Dark-Skies-UK-Quad-PosterComing from the producer of recent horror sensations Paranormal Activity and Sinister, Scott Stewart’s Dark Skies is a creative and suspenseful supernatural thriller, that, whilst certainly related to the aforementioned titles, as well as the likes of The Blair Witch Project and Insidious, works more as a homage to such films, though standing strong in its own merit.

We delve into the tranquil suburban lives of the Barrett family, where parents Lacy (Keri Russell) and Daniel (Josh Hamilton) just about get by with their two young children Jesse (Dakota Goyo) and Sam (Kadan Rockett). Although struggling financially, on the whole life is somewhat ordinary for the Barrett’s – until a series of strange, unexplainable and disturbing events against this family cause a stir around the neighbourhood. To begin with, it seems an intruder is breaking into their house at night and creating a mess in their kitchen, before events escalate and a flock of birds form a kamikaze assault on their household. Sam proceeds to act oddly, almost as though possessed – something which eventually takes over all four members of this family. Eventually they seek help, tracking down expert Edwin Pollard – who explains that they could be the victims of a supernatural, deadly force.

Considering Dark Skies is about an alien attack on a normal family, Stewart does a fine job in making it all seem plausible and about as realistic as you can achieve with such a surreal narrative. Of course at points it’s illogical and immoderate, but hey, it’s about aliens. However it’s the family’s reaction which is spot on, as they reflect exactly how you would imagine yourself to behave in this situation, putting you in their shoes somewhat, as they refuse to believe that anything supernatural is genuinely occurring.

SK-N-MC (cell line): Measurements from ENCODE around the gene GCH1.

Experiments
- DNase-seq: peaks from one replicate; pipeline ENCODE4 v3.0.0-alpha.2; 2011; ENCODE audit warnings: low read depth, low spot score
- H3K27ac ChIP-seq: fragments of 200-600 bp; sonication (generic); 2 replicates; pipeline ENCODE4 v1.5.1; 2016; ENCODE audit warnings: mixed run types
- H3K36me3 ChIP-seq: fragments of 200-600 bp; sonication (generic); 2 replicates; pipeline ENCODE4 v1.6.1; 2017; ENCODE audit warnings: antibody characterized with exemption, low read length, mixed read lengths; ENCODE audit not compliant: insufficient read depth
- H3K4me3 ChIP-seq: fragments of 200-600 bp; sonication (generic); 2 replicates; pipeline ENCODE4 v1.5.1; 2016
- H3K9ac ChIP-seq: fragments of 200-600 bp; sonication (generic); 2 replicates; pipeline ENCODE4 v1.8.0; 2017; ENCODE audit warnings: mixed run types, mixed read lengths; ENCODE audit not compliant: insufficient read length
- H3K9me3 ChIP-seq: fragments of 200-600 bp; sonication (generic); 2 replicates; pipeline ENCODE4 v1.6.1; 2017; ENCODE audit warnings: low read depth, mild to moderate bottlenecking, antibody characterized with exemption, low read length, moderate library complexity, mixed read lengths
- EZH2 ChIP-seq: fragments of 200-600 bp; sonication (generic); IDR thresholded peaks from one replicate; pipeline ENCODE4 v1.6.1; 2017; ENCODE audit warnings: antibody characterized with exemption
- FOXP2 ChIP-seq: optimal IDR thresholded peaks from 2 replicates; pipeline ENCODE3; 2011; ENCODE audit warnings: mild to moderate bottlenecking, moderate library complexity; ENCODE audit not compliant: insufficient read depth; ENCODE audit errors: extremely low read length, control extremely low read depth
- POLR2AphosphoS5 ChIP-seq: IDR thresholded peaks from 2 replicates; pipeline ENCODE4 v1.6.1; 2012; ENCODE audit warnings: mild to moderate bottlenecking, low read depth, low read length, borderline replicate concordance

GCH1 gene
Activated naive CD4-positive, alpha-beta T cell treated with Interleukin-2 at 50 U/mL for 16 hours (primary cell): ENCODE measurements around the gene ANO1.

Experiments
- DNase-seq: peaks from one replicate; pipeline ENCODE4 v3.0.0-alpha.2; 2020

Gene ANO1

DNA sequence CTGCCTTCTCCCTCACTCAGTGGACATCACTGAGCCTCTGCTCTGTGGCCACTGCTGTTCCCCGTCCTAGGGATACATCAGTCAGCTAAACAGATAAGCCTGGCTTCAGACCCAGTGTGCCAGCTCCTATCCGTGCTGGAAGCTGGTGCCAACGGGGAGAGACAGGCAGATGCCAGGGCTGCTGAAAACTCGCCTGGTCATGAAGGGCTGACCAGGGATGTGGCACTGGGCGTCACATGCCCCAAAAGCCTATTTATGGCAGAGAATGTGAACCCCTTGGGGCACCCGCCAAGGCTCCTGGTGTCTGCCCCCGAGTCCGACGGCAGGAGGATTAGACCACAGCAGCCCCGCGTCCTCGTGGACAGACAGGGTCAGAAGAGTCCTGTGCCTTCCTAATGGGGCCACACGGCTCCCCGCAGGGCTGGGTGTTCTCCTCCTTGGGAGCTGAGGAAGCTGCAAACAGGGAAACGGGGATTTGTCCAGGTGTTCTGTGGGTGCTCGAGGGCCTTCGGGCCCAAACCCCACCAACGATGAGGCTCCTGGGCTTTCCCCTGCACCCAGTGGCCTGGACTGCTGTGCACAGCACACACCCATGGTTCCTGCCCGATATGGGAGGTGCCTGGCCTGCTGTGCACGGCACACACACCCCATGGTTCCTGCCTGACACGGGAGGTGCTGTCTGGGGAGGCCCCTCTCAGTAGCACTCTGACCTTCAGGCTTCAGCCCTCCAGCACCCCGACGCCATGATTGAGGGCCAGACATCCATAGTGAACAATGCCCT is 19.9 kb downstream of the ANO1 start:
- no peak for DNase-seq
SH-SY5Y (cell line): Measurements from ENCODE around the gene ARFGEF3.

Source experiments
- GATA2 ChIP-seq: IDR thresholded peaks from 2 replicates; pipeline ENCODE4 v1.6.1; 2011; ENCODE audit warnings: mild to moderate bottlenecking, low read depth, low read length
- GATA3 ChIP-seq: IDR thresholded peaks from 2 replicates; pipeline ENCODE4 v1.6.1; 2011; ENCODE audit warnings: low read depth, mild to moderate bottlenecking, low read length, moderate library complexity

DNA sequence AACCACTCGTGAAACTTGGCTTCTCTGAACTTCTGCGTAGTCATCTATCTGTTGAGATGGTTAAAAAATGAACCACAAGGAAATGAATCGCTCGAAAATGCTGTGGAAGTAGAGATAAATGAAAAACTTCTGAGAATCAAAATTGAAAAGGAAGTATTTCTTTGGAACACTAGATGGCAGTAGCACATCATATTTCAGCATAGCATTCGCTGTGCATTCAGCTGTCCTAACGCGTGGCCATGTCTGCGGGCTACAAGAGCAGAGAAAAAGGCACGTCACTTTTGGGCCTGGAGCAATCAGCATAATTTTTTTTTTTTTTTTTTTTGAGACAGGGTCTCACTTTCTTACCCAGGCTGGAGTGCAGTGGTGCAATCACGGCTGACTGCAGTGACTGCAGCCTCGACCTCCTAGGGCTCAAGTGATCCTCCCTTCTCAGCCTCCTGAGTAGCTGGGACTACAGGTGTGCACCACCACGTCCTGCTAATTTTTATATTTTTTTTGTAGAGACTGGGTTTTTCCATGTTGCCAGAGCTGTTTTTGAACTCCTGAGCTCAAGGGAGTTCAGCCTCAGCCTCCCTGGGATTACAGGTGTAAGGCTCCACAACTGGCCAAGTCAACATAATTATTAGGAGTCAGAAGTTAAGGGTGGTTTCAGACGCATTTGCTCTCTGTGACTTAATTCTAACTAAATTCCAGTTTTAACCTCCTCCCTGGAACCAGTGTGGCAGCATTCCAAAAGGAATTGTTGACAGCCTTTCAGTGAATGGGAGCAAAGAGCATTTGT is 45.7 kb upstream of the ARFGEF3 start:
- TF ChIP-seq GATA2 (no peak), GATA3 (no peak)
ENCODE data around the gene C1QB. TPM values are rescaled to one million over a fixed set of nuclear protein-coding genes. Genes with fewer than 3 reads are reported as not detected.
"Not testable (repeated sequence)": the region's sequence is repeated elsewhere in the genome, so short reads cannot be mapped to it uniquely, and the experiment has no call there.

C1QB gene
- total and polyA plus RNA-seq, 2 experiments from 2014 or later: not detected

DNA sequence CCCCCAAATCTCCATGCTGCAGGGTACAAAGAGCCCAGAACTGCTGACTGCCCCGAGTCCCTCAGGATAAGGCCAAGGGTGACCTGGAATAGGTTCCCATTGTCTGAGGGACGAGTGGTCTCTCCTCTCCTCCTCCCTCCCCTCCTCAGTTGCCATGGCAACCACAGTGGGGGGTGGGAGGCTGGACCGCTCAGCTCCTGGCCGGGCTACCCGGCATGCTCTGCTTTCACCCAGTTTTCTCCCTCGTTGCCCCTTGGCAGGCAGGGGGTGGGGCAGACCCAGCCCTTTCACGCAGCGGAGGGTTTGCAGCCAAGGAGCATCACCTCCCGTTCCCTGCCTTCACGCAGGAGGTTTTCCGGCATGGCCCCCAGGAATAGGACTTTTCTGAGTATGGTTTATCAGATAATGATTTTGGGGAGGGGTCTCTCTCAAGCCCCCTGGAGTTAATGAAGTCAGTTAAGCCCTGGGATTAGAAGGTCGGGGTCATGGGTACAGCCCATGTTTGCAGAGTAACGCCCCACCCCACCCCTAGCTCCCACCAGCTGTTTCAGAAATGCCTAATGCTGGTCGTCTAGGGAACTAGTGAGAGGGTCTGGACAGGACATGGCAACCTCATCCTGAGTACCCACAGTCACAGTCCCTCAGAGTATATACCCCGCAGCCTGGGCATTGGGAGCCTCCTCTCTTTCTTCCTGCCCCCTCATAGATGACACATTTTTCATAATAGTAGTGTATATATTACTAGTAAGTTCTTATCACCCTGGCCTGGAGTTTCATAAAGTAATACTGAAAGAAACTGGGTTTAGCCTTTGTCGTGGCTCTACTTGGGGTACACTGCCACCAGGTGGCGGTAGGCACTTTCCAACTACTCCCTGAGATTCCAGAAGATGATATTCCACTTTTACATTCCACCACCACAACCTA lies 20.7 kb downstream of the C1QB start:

Stewart also does well to capture the ordinary, mundanity of everyday life in the early stages, which enhances the supernatural conclusion to the piece. We are made to care about this family on a human level first, which is imperative in a film such as this – the audience needs to find them convincing and sympathetic, and we do.

Dark Skies is a suspenseful and tense picture, and one that bears a pensive, slow-burning opening act. Such an approach taken by Stewart is effective, as by not exposing too much early on it allows for the audience to build up this story in our own minds, and as such maximise the effect of the grand finale – a finale that, on the whole, is both powerful and unpredictable, tying up the story succinctly – where so many other horror movies fail.

Meanwhile, the performances are impressive, allowing us the chance to identify and sympathise with the characters. J.K. Simmons stands out in his brief cameo, stealing the show somewhat, mostly for being, well, J.K. Simmons. Nonetheless, the screenplay is certainly questionable in this instance, and although the story itself is intriguing, the dialogue suffers, with a host of predictable and cliched one-liners, frustratingly littered throughout.

That aside, Dark Skies is a good story, well told and one that keeps you on the edge of your seat. As long as you don’t go into this expecting a full on horror flick, you shan’t leave disappointed. In the meantime, as it’s important to take something away from films, in this instance you learn that if you ever go downstairs and find your kitchen in a state, with vegetables all over the floor. It’s not the dog. Get out as quickly as you can.